Uncategorized

Estate Planning for Time Shares

Many seniors have purchased timeshares. These vacation properties give the senior the right to vacation one week or more each year at a condominium that can be located anywhere from Florida, to Hawaii, to foreign countries. The timeshare market has changed dramatically over the past 10 years. Rather than owning a specific week in a specific property, owners’ have points that allow them to utilize many different properties.

How should you handle your timeshare property as a part of your estate plan? You will want to take steps to ensure your timeshare is not subject to probate in the state in which your timeshare is located. This problem can occur because the title (or deed) of the timeshare property is governed by the probate laws in the state in which the property is located. Your family could be faced with having to hire a probate attorney in that state, at considerable expense (sometimes as much as $1,500 or more in legal fees). Most property owners want to save their children the cost and delays of Probate proceedings. Probate is the court process to determine the new owners of property after an owner’s death. A Last Will and Testament does not avoid probate court! Rather a Will only directs the probate court as to how to distribute your assets.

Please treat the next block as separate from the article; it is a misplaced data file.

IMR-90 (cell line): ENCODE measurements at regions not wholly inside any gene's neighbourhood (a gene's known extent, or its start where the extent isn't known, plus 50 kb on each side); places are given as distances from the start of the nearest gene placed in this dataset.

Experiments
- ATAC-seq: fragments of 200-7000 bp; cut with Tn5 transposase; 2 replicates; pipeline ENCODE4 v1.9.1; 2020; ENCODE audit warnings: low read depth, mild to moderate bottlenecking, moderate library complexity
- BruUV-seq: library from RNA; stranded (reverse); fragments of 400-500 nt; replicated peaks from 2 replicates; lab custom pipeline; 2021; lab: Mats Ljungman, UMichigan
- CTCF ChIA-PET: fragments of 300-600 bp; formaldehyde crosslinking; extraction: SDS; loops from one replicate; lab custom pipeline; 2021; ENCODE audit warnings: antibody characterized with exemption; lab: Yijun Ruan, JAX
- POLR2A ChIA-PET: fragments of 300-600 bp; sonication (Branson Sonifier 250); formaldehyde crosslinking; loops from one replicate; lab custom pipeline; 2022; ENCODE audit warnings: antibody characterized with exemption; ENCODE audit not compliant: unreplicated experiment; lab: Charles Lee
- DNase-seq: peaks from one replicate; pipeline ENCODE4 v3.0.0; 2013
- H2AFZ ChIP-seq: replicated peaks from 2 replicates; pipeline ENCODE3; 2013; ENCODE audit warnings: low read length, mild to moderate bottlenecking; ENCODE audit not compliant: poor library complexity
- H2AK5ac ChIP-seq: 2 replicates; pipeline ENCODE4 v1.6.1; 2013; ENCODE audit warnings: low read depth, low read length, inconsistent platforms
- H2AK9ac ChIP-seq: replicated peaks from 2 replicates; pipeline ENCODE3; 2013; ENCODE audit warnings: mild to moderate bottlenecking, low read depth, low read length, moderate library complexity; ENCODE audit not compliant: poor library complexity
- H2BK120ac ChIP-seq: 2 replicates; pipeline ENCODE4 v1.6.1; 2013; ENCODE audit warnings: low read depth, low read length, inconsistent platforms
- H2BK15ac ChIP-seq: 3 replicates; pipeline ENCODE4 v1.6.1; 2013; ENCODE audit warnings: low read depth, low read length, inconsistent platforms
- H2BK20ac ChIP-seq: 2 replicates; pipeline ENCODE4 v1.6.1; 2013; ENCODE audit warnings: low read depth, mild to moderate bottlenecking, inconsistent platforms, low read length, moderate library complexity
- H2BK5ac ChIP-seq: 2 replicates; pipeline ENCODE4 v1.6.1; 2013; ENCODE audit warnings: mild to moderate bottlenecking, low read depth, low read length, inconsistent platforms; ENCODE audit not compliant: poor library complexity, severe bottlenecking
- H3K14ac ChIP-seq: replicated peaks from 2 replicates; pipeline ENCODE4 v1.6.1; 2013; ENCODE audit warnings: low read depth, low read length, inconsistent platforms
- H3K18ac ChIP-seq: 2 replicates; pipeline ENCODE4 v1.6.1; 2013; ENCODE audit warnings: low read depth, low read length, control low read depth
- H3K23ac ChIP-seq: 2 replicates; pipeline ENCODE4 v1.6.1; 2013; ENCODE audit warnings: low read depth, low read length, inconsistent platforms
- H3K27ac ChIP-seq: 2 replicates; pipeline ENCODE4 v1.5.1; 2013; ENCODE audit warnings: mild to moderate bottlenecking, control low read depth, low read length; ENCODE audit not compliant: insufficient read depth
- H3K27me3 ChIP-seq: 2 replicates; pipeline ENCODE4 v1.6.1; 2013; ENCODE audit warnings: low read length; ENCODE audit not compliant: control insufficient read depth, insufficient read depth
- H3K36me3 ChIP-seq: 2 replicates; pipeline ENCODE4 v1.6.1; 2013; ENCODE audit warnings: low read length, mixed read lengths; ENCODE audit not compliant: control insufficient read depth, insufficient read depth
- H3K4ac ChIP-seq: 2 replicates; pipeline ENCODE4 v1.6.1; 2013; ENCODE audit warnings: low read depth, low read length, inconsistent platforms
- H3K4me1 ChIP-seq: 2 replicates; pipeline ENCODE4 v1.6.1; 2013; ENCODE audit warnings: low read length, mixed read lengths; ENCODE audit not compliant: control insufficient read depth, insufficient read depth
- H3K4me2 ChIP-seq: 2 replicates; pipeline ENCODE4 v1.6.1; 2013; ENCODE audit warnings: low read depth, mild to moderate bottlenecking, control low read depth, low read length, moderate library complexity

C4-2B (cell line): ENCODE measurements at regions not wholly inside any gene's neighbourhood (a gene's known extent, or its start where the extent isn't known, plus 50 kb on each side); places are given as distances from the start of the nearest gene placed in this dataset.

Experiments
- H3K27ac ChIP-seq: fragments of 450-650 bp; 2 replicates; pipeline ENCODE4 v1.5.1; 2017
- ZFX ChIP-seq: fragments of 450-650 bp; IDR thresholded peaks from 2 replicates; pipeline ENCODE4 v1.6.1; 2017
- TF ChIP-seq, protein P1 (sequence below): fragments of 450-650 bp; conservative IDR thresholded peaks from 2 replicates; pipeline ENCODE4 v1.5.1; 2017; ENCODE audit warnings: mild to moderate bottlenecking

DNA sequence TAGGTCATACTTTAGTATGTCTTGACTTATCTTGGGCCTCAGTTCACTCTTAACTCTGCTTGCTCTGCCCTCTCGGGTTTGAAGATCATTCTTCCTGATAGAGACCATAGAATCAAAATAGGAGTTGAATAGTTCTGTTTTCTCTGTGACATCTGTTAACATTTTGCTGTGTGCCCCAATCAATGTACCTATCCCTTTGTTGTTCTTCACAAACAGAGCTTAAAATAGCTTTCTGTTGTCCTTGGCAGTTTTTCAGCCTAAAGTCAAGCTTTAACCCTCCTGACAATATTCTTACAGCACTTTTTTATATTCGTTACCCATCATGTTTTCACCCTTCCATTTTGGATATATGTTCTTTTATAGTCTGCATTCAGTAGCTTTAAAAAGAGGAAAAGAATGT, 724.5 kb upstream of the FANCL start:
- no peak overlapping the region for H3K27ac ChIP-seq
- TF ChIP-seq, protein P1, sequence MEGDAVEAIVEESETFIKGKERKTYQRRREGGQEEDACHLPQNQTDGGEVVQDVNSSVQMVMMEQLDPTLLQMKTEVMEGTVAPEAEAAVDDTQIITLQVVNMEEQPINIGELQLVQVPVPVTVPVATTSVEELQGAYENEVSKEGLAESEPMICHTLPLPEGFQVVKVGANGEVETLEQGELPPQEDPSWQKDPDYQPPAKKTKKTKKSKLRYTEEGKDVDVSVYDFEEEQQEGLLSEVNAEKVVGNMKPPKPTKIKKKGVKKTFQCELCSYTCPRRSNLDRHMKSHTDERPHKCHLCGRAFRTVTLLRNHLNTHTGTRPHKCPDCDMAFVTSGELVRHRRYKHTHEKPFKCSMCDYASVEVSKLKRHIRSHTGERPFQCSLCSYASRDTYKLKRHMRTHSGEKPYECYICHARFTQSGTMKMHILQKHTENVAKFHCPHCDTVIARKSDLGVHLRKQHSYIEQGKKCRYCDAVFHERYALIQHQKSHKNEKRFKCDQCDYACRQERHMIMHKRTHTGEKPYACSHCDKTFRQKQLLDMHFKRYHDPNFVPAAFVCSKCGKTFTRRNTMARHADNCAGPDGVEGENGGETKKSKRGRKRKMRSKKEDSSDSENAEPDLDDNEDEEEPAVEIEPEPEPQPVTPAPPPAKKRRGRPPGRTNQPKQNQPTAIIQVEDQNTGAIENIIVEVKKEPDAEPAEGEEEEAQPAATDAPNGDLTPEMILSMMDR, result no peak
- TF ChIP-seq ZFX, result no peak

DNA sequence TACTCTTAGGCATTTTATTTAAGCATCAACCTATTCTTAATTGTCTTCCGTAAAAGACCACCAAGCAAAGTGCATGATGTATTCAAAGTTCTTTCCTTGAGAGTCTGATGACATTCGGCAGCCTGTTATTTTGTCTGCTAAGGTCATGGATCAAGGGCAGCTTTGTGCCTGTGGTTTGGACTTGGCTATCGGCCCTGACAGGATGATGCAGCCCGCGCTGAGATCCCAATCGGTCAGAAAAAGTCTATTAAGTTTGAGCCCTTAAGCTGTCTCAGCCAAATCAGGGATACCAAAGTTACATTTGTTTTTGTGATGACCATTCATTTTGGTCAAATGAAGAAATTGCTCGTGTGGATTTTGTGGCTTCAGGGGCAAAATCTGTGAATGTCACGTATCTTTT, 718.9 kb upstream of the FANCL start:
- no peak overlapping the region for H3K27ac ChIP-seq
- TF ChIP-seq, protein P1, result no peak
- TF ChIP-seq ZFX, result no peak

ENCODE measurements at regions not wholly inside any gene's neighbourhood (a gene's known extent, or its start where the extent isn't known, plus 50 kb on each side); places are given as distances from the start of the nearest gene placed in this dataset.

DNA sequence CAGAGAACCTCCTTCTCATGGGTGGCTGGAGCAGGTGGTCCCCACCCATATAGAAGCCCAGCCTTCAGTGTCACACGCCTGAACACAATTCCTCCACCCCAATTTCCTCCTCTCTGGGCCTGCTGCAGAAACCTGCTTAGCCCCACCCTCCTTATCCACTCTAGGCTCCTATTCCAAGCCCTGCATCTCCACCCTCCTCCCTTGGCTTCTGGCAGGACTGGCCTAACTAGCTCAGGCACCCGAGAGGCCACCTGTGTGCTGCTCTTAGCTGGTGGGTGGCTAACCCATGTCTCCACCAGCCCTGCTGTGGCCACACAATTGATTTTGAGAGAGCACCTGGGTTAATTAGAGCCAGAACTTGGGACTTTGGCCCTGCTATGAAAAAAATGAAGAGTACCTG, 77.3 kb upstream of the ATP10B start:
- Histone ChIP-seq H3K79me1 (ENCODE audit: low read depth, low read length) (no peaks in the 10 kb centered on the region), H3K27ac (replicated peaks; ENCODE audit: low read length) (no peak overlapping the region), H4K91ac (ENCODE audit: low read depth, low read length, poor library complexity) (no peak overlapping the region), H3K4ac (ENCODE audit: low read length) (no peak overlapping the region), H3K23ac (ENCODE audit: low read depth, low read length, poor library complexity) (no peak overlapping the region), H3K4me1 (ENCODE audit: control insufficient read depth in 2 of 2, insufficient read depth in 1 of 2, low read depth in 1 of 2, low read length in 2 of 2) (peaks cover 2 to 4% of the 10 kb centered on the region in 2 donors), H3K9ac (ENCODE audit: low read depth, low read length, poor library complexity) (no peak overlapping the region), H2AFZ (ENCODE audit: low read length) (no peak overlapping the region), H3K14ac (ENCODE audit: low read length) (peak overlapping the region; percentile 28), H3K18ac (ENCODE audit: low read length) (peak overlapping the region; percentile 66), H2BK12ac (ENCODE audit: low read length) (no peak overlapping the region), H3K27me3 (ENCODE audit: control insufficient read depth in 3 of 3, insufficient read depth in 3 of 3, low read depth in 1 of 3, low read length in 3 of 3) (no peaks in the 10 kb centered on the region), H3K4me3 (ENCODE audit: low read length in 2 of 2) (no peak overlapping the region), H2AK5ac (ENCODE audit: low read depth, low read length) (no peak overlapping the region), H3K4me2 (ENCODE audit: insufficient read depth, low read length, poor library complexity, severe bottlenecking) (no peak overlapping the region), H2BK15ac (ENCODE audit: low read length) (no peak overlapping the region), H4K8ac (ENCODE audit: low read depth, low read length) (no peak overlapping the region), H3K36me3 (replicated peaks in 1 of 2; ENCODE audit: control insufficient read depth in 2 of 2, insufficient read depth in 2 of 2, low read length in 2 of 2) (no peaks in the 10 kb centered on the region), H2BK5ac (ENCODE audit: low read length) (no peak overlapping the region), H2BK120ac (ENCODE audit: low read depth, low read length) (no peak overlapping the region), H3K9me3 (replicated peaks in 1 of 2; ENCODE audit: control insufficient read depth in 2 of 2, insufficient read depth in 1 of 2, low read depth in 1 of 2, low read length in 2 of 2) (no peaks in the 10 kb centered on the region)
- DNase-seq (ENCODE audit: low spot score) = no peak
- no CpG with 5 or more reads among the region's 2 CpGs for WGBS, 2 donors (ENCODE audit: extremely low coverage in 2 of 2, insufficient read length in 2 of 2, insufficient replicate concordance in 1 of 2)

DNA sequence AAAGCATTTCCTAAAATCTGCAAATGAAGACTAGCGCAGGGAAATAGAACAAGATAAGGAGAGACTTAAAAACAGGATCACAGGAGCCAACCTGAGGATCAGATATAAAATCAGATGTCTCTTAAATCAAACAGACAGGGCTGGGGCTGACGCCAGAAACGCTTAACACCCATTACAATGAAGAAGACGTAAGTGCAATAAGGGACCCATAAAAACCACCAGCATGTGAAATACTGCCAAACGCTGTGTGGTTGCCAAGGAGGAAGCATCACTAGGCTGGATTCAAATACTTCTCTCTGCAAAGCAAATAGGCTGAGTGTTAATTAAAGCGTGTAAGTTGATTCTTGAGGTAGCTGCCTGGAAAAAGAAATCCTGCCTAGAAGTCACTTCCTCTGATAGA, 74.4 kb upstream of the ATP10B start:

How can you avoid the expense of probate court on your timeshare? You may want to create a Joint Tenancy with Right of Survivorship for your timeshare with your children so that the property passes automatically to your children at your death. Alternatively, you might consider transferring title to your living trust to avoid probate court. If you have already created a trust, you will want to make sure that you deed your timeshare into your trust.

In most states including Arkansas, if a husband and wife own the timeshare as “Joint Tenants” or as “Tenants by the Entirety,  probate is avoided when one owner dies because the co-owner has automatic “rights of survivorship” and becomes the sole owner. However, when the surviving co-owner dies, probate then becomes necessary if you do not take steps to avoid it. Finally, if you own a timeshare in a community property state (Texas, California, Arizona, and six other states), the joint tenancy or tenancy by entirely rules may not apply and there may even be probate at the death of the first spouse. That can create expense and worry for the surviving spouse and you will want to try to fix that.

In summary, if you own real estate located out of state (including timeshares, farm property, or vacation homes), this real estate can be subject to expensive and time-consuming out-of-state probate procedures. You will want to consider taking steps to avoid this to save your children both money and time.

Adam Williams is the Managing Member of Farrar & Williams, PLLC, and can be reached at the law offices of Farrar & Williams, PLLC at the First National Bank Building, Section Line Road, Hot Springs, Arkansas; Phone: 501-525-4401.